To the best of our knowledge, this research is the first nationwide case-crossover study to explore the association between exposure to PM2.5 from agricultural sources and AMI onset, based on exposure assessment from source-oriented and downscaled CMAQ and large-scale AMI onset records from the certificated collaborative healthcare network. We observed that short-term exposure to PM2.5 from agricultural sources was significantly associated with a 4.4% (3.3%–5.5%), 4.9% (3.5%–6.3%), and 3.4% (1.5%–5.4%) increase in the odds of AMI, STEMI, and NSTEMI onset for each 10 μg/m3 increase at lag 0 day. Meanwhile, higher risk estimations were pronounced in individuals aged above 65 years, who lived in southern China, and who resided in the rural area setting, and significant differences were observed mostly for NSTEMI onset.

Currently, no study has examined the risk of AMI onset due to PM2.5 from agricultural sources. The association between total PM2.5 and AMI-related hospitalization has been reported previously, and meta-analyses have reported that each 10 μg/m3 increment in total PM2.5 was associated with an approximately 2.0% to 2.5% higher AMI risk[1,38,39]. PM2.5 concentrations from agricultural sources calculated in the present study were higher than the reported health estimations of total PM2.5, which partly explains that ammonia from agricultural source is beneficial for the formation of secondary PM2.5[14]. Although we could not directly compare our results of agricultural source with those of other studies, the risk of STEMI onset tended to be greater than that of NSTEMI onset, consistent with the findings of previous studies of PM2.5 or its sources[7]. PM2.5 can also trigger plaque rupture and thrombus formation, both of which are characteristic of STEMI[7,40–42].

Our results of stratified analyses showed higher associations in patients aged above 65 years, in line with previous findings of AMI onset due to PM2.5 from agricultural sources and related sources[2,12,43]. This result may be attributed to the fragile cardiovascular system in elderly patients, which is easily susceptible to impairment by air pollutants[37]. Meanwhile, greater AMI onset risk estimations were obtained for individuals who were living in southern than in northern China, which may be attributed partially to the difference in agricultural patterns, ammonia emission levels, and meteorological factors in those regions. Some previous studies have discussed the difference in PM2.5 characteristics between rural and urban areas[18]. We also obtained slightly higher associations for rural areas, which may be partly explained by the relatively higher concentrations of PM2.5 from agricultural sources. Compared with STEMI onset, NSTEMI onsets showed significant differences between the groups, indicating the differences in the effects and potential mechanisms underlying different AMI subtypes after short-term exposure to PM2.5, coherent with the findings of a previous epidemiological study[7].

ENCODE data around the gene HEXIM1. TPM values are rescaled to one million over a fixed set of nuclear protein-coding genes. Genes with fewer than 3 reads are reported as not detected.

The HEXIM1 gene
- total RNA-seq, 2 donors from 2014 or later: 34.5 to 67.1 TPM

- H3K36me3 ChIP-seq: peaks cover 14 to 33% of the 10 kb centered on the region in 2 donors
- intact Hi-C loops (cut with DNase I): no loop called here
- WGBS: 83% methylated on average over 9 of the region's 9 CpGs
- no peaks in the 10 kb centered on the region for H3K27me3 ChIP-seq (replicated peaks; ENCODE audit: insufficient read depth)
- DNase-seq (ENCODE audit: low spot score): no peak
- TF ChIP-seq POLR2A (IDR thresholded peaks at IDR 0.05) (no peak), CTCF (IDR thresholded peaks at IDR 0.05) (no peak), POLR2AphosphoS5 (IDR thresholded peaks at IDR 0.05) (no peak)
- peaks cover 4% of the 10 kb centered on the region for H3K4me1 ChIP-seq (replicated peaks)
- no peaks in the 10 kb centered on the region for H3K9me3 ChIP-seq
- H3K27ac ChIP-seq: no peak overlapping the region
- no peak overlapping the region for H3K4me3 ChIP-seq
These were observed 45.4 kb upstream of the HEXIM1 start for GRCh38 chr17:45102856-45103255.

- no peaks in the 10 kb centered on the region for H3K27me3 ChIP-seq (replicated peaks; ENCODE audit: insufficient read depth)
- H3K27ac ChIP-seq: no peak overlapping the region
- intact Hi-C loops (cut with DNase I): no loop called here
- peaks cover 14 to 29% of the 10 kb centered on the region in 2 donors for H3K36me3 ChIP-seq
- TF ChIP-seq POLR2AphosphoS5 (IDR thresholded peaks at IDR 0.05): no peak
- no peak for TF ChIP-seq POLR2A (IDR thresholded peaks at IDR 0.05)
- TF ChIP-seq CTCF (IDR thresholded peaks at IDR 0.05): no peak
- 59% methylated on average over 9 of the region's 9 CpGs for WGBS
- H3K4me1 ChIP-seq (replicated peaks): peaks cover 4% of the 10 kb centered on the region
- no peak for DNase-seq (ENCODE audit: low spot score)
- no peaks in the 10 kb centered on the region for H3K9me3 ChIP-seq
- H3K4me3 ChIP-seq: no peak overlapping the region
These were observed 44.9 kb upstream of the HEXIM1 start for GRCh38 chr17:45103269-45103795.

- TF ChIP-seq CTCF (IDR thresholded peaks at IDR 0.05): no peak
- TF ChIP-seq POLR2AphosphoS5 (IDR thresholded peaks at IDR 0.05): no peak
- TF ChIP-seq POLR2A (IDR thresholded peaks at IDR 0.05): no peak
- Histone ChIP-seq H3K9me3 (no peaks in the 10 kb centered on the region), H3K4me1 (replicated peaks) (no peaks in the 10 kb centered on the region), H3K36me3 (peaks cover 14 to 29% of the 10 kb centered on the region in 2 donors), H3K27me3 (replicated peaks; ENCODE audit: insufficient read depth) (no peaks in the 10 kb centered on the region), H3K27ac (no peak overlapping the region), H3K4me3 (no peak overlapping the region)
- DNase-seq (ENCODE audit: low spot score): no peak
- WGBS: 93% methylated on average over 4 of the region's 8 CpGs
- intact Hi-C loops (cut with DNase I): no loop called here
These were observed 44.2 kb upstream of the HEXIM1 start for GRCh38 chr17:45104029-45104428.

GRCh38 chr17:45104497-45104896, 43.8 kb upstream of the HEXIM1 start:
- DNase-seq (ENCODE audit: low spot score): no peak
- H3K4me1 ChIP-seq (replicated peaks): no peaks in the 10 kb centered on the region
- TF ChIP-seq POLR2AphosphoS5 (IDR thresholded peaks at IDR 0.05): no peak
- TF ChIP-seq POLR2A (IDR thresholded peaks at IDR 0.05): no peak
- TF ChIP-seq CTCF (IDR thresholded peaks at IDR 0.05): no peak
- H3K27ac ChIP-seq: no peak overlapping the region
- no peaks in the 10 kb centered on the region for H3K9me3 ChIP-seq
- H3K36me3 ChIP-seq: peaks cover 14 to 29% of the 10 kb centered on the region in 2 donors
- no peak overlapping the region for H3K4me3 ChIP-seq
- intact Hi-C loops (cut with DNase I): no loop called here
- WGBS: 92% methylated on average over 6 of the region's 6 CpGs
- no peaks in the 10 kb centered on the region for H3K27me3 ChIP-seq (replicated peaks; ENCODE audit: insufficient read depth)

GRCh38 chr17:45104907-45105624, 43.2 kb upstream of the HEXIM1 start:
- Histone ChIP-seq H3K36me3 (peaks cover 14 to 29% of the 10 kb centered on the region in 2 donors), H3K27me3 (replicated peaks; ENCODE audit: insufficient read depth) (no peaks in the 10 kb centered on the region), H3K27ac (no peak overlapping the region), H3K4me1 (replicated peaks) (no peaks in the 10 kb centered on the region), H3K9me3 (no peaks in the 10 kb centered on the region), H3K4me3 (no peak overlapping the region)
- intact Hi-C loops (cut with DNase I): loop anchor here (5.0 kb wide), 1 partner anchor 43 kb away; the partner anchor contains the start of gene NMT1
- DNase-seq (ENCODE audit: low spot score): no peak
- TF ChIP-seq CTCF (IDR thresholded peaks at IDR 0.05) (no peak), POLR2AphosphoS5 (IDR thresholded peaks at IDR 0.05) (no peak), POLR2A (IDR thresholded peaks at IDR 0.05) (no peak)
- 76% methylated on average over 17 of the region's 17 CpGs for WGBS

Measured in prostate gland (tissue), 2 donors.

Notable strengths of the present study include the nationwide design and large sample size (i.e., 355,815 patients with AMI onsets). The records of all patients with AMI onset were collected from the certificated network of chest pain centers in China, wherein AMI was diagnosed by cardiologists according to standard guidelines, that is, based on clinical symptoms, medical history, electrocardiogram findings, and laboratory test results. Meanwhile, PM2.5 concentrations from agricultural sources were simulated based on the source-oriented CMAQ model, which included full coverage of all counties in mainland China. The initial resolution was further downscaled and adjusted to a relatively fine resolution (approximately 10 km × 10 km). The time-stratified case-crossover study design was key to determine the short-term exposure effects, owing to its unparalleled advantages in controlling individual confounders that did not change over time. The risk of the onset of AMI and its subtypes (STEMI and NSTEMI) was investigated simultaneously, which provided robust and comprehensive epidemiological evidence.